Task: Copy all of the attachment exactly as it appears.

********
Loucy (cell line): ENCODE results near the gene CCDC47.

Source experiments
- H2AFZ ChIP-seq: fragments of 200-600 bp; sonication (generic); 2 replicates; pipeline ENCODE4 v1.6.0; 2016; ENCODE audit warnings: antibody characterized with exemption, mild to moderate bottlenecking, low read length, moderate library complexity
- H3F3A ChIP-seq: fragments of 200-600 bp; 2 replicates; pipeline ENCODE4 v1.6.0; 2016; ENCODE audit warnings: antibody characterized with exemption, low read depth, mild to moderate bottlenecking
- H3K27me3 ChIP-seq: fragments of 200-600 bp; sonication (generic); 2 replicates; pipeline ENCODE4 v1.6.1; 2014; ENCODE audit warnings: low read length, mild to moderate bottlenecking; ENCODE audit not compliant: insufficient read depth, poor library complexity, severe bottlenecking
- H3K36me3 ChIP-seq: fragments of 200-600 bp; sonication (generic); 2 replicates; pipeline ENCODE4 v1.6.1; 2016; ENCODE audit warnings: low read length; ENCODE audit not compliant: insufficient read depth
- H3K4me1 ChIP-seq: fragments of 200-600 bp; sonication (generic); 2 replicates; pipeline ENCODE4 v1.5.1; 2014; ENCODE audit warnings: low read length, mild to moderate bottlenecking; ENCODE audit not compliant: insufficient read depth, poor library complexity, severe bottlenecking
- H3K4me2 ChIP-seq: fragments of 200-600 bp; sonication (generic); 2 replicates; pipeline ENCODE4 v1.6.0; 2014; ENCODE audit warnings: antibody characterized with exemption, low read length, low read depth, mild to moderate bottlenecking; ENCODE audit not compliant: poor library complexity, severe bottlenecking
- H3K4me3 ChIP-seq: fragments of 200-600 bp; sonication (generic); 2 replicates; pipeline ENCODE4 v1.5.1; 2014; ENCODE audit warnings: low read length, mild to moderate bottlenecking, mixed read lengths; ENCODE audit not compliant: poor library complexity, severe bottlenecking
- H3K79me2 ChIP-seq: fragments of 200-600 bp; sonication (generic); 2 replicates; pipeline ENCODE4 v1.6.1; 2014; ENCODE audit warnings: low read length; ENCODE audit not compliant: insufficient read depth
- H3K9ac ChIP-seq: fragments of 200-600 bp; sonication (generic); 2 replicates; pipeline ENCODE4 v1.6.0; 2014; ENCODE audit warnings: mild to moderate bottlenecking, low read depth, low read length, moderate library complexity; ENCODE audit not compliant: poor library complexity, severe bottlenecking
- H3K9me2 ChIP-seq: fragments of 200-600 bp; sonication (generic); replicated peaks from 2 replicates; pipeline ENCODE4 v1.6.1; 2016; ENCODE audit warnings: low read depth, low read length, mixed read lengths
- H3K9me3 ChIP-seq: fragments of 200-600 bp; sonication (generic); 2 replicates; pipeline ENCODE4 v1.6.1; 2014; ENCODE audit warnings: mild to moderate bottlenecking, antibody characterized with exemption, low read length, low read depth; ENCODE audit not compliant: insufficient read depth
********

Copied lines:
Loucy (cell line): ENCODE results near the gene CCDC47.

Source experiments
- H2AFZ ChIP-seq: fragments of 200-600 bp; sonication (generic); 2 replicates; pipeline ENCODE4 v1.6.0; 2016; ENCODE audit warnings: antibody characterized with exemption, mild to moderate bottlenecking, low read length, moderate library complexity
- H3F3A ChIP-seq: fragments of 200-600 bp; 2 replicates; pipeline ENCODE4 v1.6.0; 2016; ENCODE audit warnings: antibody characterized with exemption, low read depth, mild to moderate bottlenecking
- H3K27me3 ChIP-seq: fragments of 200-600 bp; sonication (generic); 2 replicates; pipeline ENCODE4 v1.6.1; 2014; ENCODE audit warnings: low read length, mild to moderate bottlenecking; ENCODE audit not compliant: insufficient read depth, poor library complexity, severe bottlenecking
- H3K36me3 ChIP-seq: fragments of 200-600 bp; sonication (generic); 2 replicates; pipeline ENCODE4 v1.6.1; 2016; ENCODE audit warnings: low read length; ENCODE audit not compliant: insufficient read depth
- H3K4me1 ChIP-seq: fragments of 200-600 bp; sonication (generic); 2 replicates; pipeline ENCODE4 v1.5.1; 2014; ENCODE audit warnings: low read length, mild to moderate bottlenecking; ENCODE audit not compliant: insufficient read depth, poor library complexity, severe bottlenecking
- H3K4me2 ChIP-seq: fragments of 200-600 bp; sonication (generic); 2 replicates; pipeline ENCODE4 v1.6.0; 2014; ENCODE audit warnings: antibody characterized with exemption, low read length, low read depth, mild to moderate bottlenecking; ENCODE audit not compliant: poor library complexity, severe bottlenecking
- H3K4me3 ChIP-seq: fragments of 200-600 bp; sonication (generic); 2 replicates; pipeline ENCODE4 v1.5.1; 2014; ENCODE audit warnings: low read length, mild to moderate bottlenecking, mixed read lengths; ENCODE audit not compliant: poor library complexity, severe bottlenecking
- H3K79me2 ChIP-seq: fragments of 200-600 bp; sonication (generic); 2 replicates; pipeline ENCODE4 v1.6.1; 2014; ENCODE audit warnings: low read length; ENCODE audit not compliant: insufficient read depth
- H3K9ac ChIP-seq: fragments of 200-600 bp; sonication (generic); 2 replicates; pipeline ENCODE4 v1.6.0; 2014; ENCODE audit warnings: mild to moderate bottlenecking, low read depth, low read length, moderate library complexity; ENCODE audit not compliant: poor library complexity, severe bottlenecking
- H3K9me2 ChIP-seq: fragments of 200-600 bp; sonication (generic); replicated peaks from 2 replicates; pipeline ENCODE4 v1.6.1; 2016; ENCODE audit warnings: low read depth, low read length, mixed read lengths
- H3K9me3 ChIP-seq: fragments of 200-600 bp; sonication (generic); 2 replicates; pipeline ENCODE4 v1.6.1; 2014; ENCODE audit warnings: mild to moderate bottlenecking, antibody characterized with exemption, low read length, low read depth; ENCODE audit not compliant: insufficient read depth